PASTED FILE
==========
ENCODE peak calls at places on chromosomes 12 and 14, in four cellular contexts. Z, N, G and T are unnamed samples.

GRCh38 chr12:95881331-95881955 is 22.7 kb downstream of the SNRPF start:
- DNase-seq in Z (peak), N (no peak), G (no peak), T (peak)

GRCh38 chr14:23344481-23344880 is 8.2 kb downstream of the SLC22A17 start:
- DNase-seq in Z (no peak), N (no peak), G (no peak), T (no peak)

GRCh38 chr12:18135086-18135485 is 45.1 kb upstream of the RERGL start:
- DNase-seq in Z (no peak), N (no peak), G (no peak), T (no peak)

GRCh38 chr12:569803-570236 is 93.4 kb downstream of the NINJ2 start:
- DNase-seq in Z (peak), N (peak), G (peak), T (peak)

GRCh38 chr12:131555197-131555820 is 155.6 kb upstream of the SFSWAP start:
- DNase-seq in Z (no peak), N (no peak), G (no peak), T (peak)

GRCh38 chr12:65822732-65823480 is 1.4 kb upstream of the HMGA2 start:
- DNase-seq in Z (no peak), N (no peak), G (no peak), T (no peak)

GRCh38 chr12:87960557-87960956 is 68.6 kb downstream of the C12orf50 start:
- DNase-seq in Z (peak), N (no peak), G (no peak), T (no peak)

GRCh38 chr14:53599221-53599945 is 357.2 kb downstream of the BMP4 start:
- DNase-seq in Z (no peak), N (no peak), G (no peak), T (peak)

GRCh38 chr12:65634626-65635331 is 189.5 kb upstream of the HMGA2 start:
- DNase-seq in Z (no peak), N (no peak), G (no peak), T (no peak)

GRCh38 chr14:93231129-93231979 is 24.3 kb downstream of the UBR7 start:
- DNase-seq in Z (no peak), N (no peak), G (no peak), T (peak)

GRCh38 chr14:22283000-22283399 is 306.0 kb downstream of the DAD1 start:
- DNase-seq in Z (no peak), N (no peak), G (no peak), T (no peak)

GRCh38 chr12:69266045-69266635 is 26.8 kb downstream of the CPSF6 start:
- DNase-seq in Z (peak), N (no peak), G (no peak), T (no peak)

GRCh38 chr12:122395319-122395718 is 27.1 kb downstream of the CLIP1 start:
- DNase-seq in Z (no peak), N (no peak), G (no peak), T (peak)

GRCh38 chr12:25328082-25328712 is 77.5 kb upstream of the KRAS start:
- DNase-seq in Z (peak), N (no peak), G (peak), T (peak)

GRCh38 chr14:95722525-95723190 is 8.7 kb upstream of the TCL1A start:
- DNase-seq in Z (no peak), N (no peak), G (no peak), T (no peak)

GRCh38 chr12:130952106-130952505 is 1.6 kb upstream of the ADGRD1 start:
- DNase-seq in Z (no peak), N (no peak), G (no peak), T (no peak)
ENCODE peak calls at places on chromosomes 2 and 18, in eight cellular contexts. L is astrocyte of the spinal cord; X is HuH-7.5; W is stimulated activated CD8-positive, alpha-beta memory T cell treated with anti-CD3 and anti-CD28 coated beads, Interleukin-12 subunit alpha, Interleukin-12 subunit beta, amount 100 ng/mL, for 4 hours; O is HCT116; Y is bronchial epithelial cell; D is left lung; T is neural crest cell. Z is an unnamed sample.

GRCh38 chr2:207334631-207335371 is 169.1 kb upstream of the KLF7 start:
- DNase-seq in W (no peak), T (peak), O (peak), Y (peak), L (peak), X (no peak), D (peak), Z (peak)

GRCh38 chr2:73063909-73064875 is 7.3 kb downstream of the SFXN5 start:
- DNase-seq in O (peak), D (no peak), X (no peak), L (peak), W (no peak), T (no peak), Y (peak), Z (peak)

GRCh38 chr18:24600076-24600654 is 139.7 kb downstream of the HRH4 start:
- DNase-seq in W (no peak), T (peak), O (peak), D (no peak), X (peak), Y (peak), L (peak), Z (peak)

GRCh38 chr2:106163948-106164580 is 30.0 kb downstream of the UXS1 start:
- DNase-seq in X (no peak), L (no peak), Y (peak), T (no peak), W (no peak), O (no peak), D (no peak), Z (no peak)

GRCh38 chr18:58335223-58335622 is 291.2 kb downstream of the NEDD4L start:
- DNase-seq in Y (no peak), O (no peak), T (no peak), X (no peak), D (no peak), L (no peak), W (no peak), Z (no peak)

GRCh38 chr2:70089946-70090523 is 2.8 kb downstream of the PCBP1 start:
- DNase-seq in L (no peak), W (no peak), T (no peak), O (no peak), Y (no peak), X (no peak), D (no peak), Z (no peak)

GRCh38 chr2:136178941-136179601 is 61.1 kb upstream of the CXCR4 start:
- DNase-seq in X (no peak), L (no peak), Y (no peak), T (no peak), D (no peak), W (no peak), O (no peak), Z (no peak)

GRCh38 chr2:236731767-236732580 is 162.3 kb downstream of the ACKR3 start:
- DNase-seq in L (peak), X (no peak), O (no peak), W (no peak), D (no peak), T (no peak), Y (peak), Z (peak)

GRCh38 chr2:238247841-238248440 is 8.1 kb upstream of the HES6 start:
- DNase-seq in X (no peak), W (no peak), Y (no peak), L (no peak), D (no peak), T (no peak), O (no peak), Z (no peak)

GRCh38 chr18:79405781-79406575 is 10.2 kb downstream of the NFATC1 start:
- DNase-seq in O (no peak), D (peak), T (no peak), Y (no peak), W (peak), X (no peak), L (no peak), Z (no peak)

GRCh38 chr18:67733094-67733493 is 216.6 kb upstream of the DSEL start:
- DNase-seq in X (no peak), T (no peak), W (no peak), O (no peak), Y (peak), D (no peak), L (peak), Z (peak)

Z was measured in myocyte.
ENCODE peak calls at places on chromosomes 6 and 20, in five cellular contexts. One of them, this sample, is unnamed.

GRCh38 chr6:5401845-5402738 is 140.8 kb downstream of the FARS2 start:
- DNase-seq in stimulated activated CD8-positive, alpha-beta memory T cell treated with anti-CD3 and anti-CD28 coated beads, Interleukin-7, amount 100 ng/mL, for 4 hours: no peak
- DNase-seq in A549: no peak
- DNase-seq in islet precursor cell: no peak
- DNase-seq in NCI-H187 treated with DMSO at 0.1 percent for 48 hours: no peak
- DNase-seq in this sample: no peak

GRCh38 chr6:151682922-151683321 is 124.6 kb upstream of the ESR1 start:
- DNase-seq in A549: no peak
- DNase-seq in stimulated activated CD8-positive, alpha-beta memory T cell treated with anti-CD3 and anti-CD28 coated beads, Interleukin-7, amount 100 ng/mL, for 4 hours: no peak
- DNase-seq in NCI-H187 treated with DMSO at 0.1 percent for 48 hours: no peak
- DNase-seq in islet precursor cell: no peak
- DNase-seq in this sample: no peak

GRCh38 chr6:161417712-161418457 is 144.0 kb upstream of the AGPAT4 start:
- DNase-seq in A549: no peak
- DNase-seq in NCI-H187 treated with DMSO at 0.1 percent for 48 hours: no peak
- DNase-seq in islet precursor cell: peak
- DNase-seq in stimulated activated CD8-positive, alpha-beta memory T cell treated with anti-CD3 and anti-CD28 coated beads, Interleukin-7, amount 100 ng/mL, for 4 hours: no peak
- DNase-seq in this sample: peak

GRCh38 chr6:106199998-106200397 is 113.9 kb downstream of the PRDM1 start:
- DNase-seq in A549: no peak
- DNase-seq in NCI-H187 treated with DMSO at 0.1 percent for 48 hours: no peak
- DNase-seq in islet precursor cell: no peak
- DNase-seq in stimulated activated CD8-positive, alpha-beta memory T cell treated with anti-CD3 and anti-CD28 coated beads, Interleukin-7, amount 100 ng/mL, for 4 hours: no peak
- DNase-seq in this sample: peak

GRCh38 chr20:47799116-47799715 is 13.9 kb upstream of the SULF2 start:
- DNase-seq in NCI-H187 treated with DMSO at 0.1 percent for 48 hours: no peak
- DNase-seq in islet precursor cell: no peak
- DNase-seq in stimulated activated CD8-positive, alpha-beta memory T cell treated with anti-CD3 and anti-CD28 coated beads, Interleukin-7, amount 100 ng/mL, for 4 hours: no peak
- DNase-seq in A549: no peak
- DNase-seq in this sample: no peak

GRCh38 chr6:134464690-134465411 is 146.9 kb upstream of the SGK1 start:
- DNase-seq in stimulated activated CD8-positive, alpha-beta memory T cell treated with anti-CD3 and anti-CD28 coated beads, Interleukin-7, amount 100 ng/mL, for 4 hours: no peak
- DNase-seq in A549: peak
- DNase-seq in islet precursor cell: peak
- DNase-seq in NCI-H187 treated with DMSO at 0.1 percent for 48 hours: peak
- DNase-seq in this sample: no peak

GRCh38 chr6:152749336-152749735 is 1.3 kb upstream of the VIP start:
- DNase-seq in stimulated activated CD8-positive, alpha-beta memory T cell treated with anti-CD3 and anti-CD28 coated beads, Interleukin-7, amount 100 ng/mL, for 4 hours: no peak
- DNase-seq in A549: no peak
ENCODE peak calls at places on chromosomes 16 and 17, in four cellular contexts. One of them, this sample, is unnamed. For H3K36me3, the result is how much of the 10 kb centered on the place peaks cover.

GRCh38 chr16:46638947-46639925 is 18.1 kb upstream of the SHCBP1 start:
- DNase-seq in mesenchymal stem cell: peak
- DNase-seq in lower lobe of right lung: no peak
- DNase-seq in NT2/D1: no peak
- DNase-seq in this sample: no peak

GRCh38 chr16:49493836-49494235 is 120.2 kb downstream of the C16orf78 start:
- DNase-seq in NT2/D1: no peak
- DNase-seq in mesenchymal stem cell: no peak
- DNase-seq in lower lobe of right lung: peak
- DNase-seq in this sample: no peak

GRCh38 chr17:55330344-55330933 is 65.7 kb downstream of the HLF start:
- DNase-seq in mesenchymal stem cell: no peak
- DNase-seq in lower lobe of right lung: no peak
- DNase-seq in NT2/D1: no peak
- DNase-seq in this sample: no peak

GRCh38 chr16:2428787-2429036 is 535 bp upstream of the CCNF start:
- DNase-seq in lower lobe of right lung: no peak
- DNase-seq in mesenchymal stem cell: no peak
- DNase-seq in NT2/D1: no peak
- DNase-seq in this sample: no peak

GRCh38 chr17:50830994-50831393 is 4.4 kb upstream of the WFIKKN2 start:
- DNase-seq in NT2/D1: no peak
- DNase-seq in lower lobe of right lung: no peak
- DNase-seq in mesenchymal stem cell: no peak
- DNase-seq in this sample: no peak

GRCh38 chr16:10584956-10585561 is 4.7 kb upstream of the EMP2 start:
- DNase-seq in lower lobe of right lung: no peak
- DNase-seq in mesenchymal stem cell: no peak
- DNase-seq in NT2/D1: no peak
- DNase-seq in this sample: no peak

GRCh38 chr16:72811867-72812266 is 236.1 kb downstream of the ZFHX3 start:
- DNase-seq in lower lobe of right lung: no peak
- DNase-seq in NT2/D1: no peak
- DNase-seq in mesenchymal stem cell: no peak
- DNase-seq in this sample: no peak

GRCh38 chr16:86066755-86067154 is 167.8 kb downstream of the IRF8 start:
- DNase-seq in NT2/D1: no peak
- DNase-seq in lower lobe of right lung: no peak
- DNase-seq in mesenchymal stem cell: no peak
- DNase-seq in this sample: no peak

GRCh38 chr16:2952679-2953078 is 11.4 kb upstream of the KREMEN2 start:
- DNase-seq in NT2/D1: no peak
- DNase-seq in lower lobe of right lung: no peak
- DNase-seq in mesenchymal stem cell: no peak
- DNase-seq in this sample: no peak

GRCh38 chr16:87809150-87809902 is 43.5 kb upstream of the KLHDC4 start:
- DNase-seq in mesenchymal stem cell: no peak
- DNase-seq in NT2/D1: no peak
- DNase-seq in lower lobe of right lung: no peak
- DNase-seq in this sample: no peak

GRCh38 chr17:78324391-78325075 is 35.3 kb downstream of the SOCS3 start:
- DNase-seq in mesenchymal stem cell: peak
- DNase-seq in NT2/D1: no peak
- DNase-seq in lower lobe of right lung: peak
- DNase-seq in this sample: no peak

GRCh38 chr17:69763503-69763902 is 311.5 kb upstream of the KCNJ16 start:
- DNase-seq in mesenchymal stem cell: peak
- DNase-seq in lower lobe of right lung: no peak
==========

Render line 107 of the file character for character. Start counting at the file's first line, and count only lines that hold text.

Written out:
- DNase-seq in lower lobe of right lung: peak